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How to take care of your tent

Posted by Len Goon on

Make your tent last longer with a bit of proper care and a few good habits. Tents are are made for the outdoors and get their fair share of dirt and exposure to the elements. Give them some love to get the best out of them. Here are some easy ways to extend the life and performance of your tent. 

 

Pitching

  • For new tents, read the tent instructions carefully. Practice setting it up at home before your trip to familiarise yourself with the tent and know how to get the best out of it. Make sure you’ve got everything you need.
  • Pick a good site to pitch your tent, not exposed to potential dangers like damaging winds or flooding.
  • Clear the ground of any stones, sticks or anything that may puncture or tear the floor of your tent. You could also consider using a footprint to protect the tent floor.
  • After pitching your tent check that everything is set up properly - fly taut, guy ropes and stakes secure.

 

Zippers

  • Be careful with zippers. Treat them gently. If stuck, it’s probably a piece of fabric or thread caught in the zipper that can be carefully removed. Never force them - broken zippers are a real pain.
  • If a tent fly is set too tight, zippers can be under real strain and zipping them back up can be almost impossible. Instead of forcing them, adjust tent stakes to loosen the fly a little and make zippers easier to close.
  • Dry lubricants or wax are available for ‘sticky’ zippers.

 

Poles

  • Most poles are shock corded so should fit into place easily. Don’t fool around with poles by whipping them around. This can cause small cracks or fractures unnoticeable at the time, but ending in failure when pressure is exerted in setting up or later in winds.
  • End tips of aluminium and fibreglass pole sections are most easily damaged when not properly inserted into connecting hubs and ferrules. Connect the poles one section at time and make sure ends of the individual pole sections are fully inserted into hubs or metal ferrules before exerting pressure and bending the whole pole into place.
  • Gently push shock corded tent poles through fabric pole sleeves when setting up or taking down a tent. Pulling poles will disconnect them. Tent fabric can get pinched between pole sections when reconnecting them inside the sleeves.
  • Don’t force poles through tent sleeves. Check out why they’re stuck rather than forcing them through and possible tearing the tent fabric (speaking from experience).
  • When disconnecting and packing up poles start in the middle so there is even tension along the shock cord.
  • If aluminium poles are exposed to salt water, rinse them to prevent any possible corrosion.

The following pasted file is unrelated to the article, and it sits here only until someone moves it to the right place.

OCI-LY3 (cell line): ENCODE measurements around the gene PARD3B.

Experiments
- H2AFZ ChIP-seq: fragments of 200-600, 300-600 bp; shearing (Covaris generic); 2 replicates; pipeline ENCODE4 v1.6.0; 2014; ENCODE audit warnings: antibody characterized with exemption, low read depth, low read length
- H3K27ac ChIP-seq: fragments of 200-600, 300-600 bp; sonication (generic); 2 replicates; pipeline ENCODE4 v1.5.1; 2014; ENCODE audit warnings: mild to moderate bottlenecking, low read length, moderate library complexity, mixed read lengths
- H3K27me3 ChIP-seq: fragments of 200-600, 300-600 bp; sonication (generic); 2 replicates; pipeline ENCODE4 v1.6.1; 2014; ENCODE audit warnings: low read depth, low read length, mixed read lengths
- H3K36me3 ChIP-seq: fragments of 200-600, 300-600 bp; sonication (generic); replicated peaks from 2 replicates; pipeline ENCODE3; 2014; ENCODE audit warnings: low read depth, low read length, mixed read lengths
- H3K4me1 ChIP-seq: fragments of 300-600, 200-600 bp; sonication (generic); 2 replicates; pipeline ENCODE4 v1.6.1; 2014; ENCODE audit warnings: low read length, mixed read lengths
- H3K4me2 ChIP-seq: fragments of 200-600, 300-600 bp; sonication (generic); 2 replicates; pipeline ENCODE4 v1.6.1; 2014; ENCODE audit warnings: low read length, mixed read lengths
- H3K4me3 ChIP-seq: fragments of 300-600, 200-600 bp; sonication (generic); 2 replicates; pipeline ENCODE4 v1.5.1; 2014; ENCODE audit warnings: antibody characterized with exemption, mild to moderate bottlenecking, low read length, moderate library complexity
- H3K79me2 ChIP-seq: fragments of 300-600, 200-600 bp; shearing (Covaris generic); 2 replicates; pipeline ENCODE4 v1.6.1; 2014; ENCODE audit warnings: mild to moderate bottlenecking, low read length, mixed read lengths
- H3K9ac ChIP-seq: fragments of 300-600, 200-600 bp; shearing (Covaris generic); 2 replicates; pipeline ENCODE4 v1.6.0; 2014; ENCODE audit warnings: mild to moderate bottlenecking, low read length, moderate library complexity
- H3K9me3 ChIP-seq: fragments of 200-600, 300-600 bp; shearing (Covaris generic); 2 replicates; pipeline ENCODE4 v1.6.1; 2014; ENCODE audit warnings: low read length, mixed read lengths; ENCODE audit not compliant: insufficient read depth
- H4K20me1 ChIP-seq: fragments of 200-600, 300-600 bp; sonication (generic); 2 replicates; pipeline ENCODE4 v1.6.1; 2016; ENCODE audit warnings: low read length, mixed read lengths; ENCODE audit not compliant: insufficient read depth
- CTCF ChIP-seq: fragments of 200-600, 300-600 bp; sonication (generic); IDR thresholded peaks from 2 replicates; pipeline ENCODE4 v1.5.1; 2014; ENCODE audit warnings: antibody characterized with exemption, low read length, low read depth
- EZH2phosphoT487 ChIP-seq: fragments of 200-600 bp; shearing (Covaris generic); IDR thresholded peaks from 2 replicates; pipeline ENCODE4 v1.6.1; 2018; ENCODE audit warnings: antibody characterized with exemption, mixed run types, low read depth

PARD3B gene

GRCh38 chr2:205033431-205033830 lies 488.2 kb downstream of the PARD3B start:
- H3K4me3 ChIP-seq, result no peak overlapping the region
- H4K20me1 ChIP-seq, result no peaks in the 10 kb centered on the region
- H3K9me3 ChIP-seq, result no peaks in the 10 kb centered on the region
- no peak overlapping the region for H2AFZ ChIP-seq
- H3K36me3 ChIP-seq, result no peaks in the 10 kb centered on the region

Sun and heat

  • Sunlight and UV rays are the ‘silent killer’ that will damage your tent fly – especially polyester and nylon fabrics. If you’re not using the tent, take it down. Don’t leave it up for extended periods in the sun as UV rays will degrade the fabric leaving it brittle and paper-like.
  • Consider applying UV treatments to protect your tent depending on the fabric used.
  • Stay away from open wood fires and burning embers. Some campers use small controlled cooking stoves in vestibules (subject to manufacturer recommendations) but remember that some tent fabrics can melt or, if not fire resistant, be flammable.

 

Packing up

  • Pack your tent dry. If it’s raining, dry it out when you get home.
  • Condensation can occur even on fine days, so remember that the underside of the fly or floor may be damp. For smaller tents before packing consider removing the fly to dry it out, or for freestanding tents turning them upside down to dry out tent floors.
  • Clean any mud of pole ends and stakes before packing.
  • Fold the tent fly into a rectangular shape about the width of the carry bag. Place the pole and stake bags on the fly, roll the fly around the poles and place in the bag.

 

Cleaning

  • When out camping leave muddy, dirty boots and shoes outside the tent to minimise dirt inside. For food spills, carefully wipe off any spills as they happen.
  • When you get back home, for small spots of dirt try wiping it off with a damp cloth, or using a sponge and water to carefully remove the dirt.
  • If you got caught out in a mud bath try using the garden hose to spray off as much mud as possible.
  • For heavier duty cleaning, pitch the tent at home and use warm water and a non-detergent soap (Do not use detergents, bleaches, dishwashing liquids etc. as these damage or remove the coatings). Gently wash off the dirt, then rinse and leave pitched to dry before packing away.
  • Do not throw you tent into the washing machine – it will destroy your tent.

 

Storage

  • Make sure that the tent is dry and clean before packing it away. When you get home from a trip hang up your tent in the garage or shaded spot to air and dry it out completely. Any moisture will lead to mildew and mould which smells bad and can stain and weaken the fabric and waterproof coatings.
  • Store your tent in a cool, dry place away from direct sunlight. Storing in damp conditions will lead to mould. Exposure to direct sunlight will lead to the breakdown and weakening of the fabric and coatings.
  • Store it in an oversized breathable bag. Don’t store it tightly rolled and compressed in the tent carry bag.
  • Roll the tent fly rather than fold it. This prevents permanent creases and ‘cracks’ forming in the fabric and coatings.

 

 At Intents Outdoors we believe you should protect your investment in your tent. Keep your tent clean and dry, out of the sun and take care when setting up and you’ll have a happy tent. And that goes a long way to making a happy camper.  


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